'It's a reality check when you have to sell your car to pay the wages' - Rosemary Squire

YOU LIVE AND YOU LEARN: The co-founder and co-CEO of Ambassador Theatre Group on the importance of memory, the value of boardroom quotas and why you shouldn't underestimate Woking.

by Adam Gale
Last Updated: 20 May 2015

I went to a girls school in the brilliant, bluestocking suffragist tradition. It gave me confidence to achieve, not hide while boys did all the talking. At university, I did languages, which trains your memory and helps you work faster in all sorts of jobs.

I've never separated work from the rest of my life. It doesn't go away at 6pm on Friday. By the time I was 28, I was general manager of London's second-largest theatre group, but I was made redundant while on maternity leave. That was a big mistake. They had to pay me a lot of money.

Later the same day, I got a call from my future husband, Howard Panter, to join his production company. In 1992, we founded Ambassador Theatre Group, with a venue in London and another in Woking. Everyone said 'Woking? But that's a dump!', but it was the blueprint for our later success. Sometimes adversity can be an opportunity.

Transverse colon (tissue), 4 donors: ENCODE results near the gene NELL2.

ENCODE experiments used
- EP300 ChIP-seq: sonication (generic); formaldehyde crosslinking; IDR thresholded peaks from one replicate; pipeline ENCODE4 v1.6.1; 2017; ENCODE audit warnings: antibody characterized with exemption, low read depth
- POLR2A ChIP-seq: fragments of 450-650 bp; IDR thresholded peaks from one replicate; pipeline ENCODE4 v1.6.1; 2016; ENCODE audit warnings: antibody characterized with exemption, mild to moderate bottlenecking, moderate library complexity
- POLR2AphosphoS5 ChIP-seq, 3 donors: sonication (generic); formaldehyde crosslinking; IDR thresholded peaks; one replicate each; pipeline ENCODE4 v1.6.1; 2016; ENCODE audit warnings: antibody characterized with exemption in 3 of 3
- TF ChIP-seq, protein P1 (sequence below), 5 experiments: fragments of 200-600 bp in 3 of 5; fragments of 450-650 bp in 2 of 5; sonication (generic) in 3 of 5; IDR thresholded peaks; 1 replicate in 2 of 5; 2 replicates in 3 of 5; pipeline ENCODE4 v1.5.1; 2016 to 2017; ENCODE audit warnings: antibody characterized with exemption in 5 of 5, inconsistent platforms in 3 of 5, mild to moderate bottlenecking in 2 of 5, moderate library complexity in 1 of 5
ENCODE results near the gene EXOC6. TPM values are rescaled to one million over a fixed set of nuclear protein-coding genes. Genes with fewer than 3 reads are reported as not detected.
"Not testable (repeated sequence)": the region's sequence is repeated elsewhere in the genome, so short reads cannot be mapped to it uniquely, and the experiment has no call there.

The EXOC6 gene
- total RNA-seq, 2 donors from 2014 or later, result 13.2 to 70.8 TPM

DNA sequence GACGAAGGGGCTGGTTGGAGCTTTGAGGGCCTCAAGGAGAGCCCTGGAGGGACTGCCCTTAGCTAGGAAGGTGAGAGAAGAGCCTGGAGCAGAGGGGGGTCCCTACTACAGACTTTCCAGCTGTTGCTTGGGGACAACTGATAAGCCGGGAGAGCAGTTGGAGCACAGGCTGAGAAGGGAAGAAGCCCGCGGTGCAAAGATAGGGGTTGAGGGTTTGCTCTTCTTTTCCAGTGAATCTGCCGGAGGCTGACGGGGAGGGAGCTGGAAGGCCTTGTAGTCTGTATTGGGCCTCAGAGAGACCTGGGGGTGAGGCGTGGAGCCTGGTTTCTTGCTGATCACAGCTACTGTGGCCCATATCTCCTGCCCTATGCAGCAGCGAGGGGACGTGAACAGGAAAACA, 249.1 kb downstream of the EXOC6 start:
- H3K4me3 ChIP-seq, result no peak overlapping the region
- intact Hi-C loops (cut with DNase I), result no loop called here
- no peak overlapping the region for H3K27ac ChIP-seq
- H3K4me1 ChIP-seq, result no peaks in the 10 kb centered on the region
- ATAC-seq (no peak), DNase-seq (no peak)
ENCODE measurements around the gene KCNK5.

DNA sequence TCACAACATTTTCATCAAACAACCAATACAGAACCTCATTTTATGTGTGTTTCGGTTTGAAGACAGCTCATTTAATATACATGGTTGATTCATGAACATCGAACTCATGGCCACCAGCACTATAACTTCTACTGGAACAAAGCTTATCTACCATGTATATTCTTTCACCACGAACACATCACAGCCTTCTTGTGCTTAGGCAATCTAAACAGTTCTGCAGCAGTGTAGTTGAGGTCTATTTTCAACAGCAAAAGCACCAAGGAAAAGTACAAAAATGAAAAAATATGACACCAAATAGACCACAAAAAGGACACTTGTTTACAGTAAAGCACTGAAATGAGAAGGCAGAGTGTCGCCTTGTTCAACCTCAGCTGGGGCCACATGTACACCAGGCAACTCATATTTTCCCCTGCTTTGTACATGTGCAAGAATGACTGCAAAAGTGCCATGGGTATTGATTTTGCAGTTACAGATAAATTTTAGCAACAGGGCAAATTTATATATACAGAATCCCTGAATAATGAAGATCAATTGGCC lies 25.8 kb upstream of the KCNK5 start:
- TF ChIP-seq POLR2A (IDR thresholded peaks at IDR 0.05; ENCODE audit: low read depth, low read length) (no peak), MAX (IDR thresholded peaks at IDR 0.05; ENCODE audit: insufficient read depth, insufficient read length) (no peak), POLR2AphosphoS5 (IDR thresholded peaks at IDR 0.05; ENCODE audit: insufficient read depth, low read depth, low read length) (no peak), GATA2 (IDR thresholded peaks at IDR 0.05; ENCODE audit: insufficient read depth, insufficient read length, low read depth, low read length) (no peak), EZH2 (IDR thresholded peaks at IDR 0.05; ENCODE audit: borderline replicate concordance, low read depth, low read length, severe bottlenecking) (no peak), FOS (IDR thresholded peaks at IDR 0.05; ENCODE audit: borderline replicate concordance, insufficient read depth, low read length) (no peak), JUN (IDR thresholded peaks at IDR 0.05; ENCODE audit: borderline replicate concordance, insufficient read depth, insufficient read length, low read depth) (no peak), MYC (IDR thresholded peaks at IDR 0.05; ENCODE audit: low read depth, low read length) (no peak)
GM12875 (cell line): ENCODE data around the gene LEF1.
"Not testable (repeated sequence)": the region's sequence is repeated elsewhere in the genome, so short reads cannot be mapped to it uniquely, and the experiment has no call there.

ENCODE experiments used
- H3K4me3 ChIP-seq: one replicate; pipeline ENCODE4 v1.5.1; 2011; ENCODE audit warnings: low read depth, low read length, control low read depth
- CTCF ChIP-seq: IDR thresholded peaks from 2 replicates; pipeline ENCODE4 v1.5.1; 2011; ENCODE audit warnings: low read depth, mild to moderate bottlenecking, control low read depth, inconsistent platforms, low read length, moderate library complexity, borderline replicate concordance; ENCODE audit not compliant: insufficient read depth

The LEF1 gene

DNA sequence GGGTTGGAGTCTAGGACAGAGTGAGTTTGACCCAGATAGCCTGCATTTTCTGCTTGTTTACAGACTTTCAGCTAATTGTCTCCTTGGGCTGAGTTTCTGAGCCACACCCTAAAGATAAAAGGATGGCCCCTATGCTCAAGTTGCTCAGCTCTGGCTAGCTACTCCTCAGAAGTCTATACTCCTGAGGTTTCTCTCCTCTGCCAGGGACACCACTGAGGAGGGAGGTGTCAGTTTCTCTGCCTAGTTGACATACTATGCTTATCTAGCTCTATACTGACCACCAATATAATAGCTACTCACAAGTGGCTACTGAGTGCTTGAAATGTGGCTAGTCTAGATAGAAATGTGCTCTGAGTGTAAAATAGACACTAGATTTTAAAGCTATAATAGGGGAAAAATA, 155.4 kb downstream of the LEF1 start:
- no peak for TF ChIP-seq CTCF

The first three years were a nightmare. It's a reality check when you have to sell your car to pay the wages, but you can't reap the rewards unless you take the risks. On 1 December 1995, we bought out our partners in Woking and completed on our second theatre in London. That was when I knew it was going to work.

It can be tiring working with your spouse, but for us it has been successful. Howard is from the creative, production side, while I'm more commercial. It doesn't half help that between us we've done every job in theatre except act.

I set up a group in the 1980s to address the enormous gender imbalance in theatre. It's improving, but there's still a long way to go. There hasn't been a woman artistic director of the National Theatre yet. It won't be over until the second woman gets the job.

Boards set the tone of an organisation. I've often been the only woman at the table and the culture changes when another joins. I support quotas, because men in suits just hire other men in suits, especially in the macho world of deal-making.

We have two private equity partners. I speak to them nearly every day, but they're hands off about the business. You couldn't just rock up and ask Ewan McGregor to act in your play without a lifetime of contacts and knowhow.

We are now the world's biggest theatre group, turning over nearly £500m. This country's great at the creative industries. We should recognise that.

Rosemary Squire will be speaking at Inspring Women Birmingham, 23rd April. For more details, click here.

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